+ Figure 5. For this outcome variable we could not find a significant effect of suffrage no matter how we studied it, whether we isolated different time periods or used different state groupings based on geographical and historical similarities. The only control that did have a significant relationship with this variable is a dummy we implemented to represent the time period of World War I, from 19151919. This suggests that other factors of the time may have had an effect on these family decisions, because we did not see a drop in birth rates due to women getting the right to vote represented here.

+ Figures 6 and 7. Note: * p < .10; ** p < .05; *** p < .01 Note: Column 1 contains the entire sample, while column 2 focuses on 1910-1930 and column 3 expands to 1910-1940. In these three ways of looking at the data, none were found to be significant at even the 90% level. The seven states that make up this data set include: California, Colorado, Connecticut, DC, Indiana, Maine and Maryland.


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+ Figure 8. Note: * p < .10; ** p < .05; *** p < .01 Note: The infant mortality rate does not include stillbirths. It solely includes live birth babies that died before one year of age. Note: Column 1 contains the sample of 20 states from the time period 1915-1925, while column 2 extends to 1930 and column 3 uses all the data available, through 1940. Column 4 uses all of the data as well, with a dummy variable coded to be 1 if a state is classified as a Northern state. For the purposes of this study, Northern states are those that were non-slave during the Civil War, while Southern states were slave states. In this sample, the five Southern/slave states included are DC, Kentucky, Maryland, North Carolina and Virginia. The 15 Northern/free states are Connecticut, California, Indiana, Kansas, Maine, Maryland, Michigan, Minnesota, New York, Ohio, Pennsylvania, Vermont and Wisconsin. The purpose of column 4 is to see if the significance of the coefficient can survive the interaction between Northern states and the After Suffrage dummy variable, as this test regressed the infant mortality rate on both of these factors. Columns 5 and 6 only use subsamples of the data, focusing on the entire temporal span (1915-1940) but either only in the Northern states or only in the Southern states. The purpose of this was to look for differences in take-up of the “shock” in order to see if a certain group of states might have been affected differently based on a shared characteristic.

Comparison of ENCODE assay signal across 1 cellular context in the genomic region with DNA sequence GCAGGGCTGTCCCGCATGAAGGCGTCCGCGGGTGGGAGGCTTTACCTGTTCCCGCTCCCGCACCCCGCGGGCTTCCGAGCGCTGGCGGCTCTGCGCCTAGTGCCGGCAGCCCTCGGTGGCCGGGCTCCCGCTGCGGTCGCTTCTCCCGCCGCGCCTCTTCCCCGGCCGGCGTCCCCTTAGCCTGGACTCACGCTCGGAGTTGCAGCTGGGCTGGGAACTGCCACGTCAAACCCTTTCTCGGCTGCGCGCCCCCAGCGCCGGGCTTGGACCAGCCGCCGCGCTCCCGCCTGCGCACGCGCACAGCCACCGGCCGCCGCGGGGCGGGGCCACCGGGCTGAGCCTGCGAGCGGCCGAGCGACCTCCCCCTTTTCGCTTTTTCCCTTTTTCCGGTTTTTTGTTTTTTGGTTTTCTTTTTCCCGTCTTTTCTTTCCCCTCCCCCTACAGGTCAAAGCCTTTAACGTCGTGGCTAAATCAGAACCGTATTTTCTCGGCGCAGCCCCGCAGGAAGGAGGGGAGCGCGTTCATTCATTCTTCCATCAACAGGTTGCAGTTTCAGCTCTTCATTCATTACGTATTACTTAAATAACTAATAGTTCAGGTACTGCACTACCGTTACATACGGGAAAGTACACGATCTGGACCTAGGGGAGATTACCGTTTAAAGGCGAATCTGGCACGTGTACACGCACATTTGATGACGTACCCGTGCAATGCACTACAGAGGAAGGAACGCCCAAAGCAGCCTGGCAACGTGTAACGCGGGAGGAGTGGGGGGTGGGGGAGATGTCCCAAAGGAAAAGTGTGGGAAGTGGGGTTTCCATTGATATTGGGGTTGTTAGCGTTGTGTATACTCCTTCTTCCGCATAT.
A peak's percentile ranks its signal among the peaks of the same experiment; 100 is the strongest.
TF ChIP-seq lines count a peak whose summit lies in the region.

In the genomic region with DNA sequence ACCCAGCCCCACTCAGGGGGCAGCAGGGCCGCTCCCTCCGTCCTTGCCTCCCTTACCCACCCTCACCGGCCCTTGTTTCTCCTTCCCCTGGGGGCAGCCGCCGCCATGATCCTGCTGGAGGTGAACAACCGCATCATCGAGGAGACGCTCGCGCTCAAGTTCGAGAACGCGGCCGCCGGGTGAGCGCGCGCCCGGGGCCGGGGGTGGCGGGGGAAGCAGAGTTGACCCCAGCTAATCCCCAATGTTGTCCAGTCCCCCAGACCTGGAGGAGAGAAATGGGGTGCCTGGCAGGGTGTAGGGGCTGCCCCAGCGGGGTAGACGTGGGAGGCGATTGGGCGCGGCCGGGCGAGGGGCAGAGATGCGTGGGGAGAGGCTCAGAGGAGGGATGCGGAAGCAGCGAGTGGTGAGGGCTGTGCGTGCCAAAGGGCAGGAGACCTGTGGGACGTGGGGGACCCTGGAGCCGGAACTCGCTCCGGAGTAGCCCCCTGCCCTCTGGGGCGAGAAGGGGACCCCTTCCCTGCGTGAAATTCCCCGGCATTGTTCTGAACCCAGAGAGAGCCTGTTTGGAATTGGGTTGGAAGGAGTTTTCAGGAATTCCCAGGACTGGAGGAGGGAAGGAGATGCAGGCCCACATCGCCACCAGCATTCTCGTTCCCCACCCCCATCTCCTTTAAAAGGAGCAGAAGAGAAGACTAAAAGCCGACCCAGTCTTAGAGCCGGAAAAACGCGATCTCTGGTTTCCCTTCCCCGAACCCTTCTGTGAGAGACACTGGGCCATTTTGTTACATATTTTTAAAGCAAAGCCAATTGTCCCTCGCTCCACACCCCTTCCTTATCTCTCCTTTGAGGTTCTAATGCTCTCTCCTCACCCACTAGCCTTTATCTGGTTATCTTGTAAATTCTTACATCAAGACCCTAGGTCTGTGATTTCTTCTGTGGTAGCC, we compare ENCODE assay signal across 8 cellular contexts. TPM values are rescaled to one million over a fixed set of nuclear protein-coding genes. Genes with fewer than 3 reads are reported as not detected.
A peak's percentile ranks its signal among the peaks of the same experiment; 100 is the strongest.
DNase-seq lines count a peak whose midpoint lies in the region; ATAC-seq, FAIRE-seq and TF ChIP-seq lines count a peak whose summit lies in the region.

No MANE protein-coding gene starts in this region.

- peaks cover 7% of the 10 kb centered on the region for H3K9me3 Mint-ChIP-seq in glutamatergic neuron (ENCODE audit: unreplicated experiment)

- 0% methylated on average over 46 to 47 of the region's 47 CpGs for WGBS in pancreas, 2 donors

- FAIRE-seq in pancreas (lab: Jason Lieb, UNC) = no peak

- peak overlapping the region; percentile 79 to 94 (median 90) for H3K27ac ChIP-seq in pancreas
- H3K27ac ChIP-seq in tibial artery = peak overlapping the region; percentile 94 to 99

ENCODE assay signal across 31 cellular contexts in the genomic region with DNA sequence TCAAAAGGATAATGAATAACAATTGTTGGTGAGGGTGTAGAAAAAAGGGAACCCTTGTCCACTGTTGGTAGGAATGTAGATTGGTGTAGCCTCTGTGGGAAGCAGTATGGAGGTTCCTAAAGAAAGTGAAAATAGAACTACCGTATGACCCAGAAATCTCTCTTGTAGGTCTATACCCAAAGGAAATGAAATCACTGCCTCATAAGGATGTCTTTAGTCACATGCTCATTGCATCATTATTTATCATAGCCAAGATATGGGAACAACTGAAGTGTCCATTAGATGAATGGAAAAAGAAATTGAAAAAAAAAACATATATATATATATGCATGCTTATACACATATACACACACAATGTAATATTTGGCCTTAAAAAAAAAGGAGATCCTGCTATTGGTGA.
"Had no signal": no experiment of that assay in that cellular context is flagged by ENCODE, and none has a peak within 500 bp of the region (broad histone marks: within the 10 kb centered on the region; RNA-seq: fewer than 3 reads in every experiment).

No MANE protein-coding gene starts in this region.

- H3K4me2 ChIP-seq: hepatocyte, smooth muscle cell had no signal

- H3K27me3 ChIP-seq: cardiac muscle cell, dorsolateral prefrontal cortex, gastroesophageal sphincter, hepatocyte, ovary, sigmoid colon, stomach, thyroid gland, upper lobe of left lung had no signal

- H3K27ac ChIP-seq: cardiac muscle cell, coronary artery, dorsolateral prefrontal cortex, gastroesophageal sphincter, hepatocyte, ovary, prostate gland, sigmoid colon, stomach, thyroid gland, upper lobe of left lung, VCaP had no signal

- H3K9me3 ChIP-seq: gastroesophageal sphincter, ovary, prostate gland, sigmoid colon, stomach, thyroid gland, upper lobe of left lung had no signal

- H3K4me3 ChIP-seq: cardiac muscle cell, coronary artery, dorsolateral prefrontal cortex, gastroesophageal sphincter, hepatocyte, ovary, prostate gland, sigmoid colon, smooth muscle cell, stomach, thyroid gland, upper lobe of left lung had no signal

+ Figures 9 and 10. Note: * p < .10; ** p < .05; *** p < .01 Note: The birth rate does not include stillbirths. It solely includes live births in a given region as a function of that region’s population. Note: Column 1 contains the sample of 20 states from the time period 1915-1925, while column 2 extends to 1930 and column 3 uses all the data available, through 1940. Column 4 uses data from the 15 North/free states, and column 5 uses data from the five South/slave states. None of the regressions or subgroupings produced statistically significant results for this outcome variable.





“The effect of being in a postsuffrage world appears to have a significant negative relationship with female death rates, suggesting that my hypothesis that women may be facing less aggression or violence from their partners in the home may not have been too far off. ”